Why Boeing's Stock Shouldn't be Crushing the Dow

Stocks are sliding across the market to open the new week, with the Dow Jones Industrial Average as of 2:30 p.m. EDT sliding 76 points away from near-record highs hit last week. All but a select few blue-chip stocks on the index are tumbling. While disappointing data out of China this morning kicked off the market slide, the Dow's big loser so far has been Boeing after investors abandoned the stock to a 2.1% fall following the disappearance of a Malaysia Airlines 777 this weekend.

Let's catch up with that story and all the key things you need to know around the Dow today.

China disappoints, Boeing plunges
Starting off in China, the world's second-largest economy last month saw exports drop by a surprising 18.1%, reversing the more than 10% gain seen in January and leading to the country's first monthly trade deficit of 2014 as imports picked up by 10% in February. Hong Kong's Hang Seng Index dropped by 1.7% overnight as investors considered new fears over a possible China economic slowdown. It's the latest black mark for such a sentiment that wasn't helped by February's Purchasing Managers' Index from the country, which fell to a eight-month low. That has kept the Hang Seng in the red through the first two months of the year, and so far China's markets haven't gotten off to the start Wall Street had hoped for in 2014.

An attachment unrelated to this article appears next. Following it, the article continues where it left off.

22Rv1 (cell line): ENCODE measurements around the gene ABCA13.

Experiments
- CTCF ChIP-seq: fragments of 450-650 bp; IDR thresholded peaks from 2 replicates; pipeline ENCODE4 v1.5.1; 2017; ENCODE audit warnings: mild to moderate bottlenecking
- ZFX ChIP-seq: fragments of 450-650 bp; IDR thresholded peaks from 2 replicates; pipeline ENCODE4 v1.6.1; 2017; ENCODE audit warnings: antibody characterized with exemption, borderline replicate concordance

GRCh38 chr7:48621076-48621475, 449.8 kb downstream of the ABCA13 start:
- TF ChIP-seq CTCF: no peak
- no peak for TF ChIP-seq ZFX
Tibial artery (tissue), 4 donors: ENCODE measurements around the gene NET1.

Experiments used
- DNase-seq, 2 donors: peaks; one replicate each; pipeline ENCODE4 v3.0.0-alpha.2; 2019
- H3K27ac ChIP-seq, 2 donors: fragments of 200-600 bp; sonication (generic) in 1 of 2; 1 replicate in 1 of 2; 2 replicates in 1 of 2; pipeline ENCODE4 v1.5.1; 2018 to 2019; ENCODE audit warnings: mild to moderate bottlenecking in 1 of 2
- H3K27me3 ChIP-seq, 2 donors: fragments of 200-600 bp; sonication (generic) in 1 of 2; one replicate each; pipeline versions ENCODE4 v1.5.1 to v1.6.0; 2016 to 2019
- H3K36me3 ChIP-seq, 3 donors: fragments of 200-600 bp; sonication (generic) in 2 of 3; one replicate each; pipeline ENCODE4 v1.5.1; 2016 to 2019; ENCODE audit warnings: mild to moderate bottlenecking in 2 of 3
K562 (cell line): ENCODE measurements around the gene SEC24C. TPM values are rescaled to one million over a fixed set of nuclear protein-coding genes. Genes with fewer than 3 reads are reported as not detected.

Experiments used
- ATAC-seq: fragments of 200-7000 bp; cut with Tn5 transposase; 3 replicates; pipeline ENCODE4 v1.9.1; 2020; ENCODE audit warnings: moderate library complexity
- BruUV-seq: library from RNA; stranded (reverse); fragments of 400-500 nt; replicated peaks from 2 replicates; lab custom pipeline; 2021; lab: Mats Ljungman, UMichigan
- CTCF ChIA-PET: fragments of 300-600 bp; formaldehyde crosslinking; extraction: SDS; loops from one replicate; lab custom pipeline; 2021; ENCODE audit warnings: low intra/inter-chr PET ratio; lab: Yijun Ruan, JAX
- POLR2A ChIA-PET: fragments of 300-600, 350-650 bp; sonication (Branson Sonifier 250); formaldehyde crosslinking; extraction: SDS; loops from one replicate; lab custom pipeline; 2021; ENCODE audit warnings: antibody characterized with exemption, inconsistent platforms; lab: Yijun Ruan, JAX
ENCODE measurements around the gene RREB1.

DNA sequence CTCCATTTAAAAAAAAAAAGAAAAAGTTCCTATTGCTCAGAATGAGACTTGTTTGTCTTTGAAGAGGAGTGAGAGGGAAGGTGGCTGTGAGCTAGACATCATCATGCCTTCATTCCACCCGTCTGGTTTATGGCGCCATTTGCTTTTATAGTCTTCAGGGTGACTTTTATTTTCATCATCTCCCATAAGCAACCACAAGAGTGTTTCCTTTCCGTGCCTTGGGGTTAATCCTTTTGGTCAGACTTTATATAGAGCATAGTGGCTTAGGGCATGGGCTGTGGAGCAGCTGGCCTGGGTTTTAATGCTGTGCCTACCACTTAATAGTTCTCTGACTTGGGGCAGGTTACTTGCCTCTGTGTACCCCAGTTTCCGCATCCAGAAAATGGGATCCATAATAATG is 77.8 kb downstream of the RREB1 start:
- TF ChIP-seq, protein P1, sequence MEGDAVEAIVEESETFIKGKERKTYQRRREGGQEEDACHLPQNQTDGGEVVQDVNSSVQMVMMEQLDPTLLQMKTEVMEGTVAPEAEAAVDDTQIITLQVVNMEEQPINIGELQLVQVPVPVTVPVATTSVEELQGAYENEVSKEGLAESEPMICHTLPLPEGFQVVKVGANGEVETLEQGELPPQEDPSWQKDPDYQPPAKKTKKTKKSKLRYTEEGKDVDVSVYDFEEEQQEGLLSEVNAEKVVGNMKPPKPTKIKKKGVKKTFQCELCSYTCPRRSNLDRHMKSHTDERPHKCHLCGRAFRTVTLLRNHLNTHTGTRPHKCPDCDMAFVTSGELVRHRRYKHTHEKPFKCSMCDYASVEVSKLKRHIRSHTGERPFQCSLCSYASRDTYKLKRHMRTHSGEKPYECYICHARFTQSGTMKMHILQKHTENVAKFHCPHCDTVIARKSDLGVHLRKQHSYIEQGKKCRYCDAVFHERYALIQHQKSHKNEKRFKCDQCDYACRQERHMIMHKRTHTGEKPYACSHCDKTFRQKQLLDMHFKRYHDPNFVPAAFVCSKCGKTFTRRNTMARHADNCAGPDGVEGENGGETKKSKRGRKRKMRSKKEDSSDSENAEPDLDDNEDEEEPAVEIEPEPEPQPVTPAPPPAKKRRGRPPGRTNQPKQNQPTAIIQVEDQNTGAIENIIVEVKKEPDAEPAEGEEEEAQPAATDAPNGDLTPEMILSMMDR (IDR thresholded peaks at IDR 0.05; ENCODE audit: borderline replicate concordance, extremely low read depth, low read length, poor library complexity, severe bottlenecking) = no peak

The big news today is Boeing, however. The unexpected disappearance of the Malaysia Airlines aircraft in a rare and still-unexplained incident has hit Boeing's stock today, but it isn't the only recent headache for the company. Boeing announced Friday that it had discovered small cracks in the wings of 40 787 Dreamliner aircraft currently in production, leading to new speculation over the safety of the airplane that dominated headlines after being grounded early last year.

Production has picked up for the aircraft, and despite the grounding worries from last year -- a much more publicized and serious incident -- Boeing still managed to deliver 65 Dreamliners to customers in 2013 and exceeded its 1,000th order of the series in November.

The 777, meanwhile, shouldn't concern investors at all -- and certainly shouldn't be hitting the stock as it has today, despite the Southeast Asia tragedy this weekend. Many industry experts and analysts have been quick to point out the aircraft's sterling safety record, dubbing it among the safest aircraft on Earth. Boeing has delivered more than 1,200 777s in the aircraft's run. Considering that the cause of the Malaysia Airlines aircraft's disappearance still is unknown, there's no reason to shy away from Boeing's stock -- or your faith in this company -- over a lone, albeit tragic, incident.

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The article Why Boeing's Stock Shouldn't be Crushing the Dow originally appeared on Fool.com.

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